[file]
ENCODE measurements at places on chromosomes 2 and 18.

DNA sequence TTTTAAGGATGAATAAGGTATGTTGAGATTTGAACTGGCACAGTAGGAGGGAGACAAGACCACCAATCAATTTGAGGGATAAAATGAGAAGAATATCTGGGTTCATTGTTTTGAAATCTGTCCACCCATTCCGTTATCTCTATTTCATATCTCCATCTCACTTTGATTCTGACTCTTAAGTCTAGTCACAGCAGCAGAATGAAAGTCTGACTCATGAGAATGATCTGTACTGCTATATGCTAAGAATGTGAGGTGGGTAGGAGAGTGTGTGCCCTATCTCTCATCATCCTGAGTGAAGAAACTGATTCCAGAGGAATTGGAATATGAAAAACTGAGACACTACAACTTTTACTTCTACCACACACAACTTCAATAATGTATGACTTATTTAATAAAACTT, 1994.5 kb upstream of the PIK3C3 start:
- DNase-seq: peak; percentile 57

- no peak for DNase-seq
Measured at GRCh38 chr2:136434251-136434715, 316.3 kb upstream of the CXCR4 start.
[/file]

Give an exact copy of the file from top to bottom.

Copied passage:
ENCODE measurements at places on chromosomes 2 and 18.

DNA sequence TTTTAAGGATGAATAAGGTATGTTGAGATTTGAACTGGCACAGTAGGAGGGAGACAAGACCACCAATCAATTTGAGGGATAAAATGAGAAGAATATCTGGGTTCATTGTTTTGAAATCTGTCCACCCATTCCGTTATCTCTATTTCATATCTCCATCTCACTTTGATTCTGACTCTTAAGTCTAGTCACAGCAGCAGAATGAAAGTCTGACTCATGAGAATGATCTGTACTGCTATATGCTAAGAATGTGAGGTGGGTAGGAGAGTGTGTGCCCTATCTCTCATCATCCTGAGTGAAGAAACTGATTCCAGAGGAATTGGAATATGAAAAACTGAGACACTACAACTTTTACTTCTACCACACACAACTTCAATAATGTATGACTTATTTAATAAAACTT, 1994.5 kb upstream of the PIK3C3 start:
- DNase-seq: peak; percentile 57

- no peak for DNase-seq
Measured at GRCh38 chr2:136434251-136434715, 316.3 kb upstream of the CXCR4 start.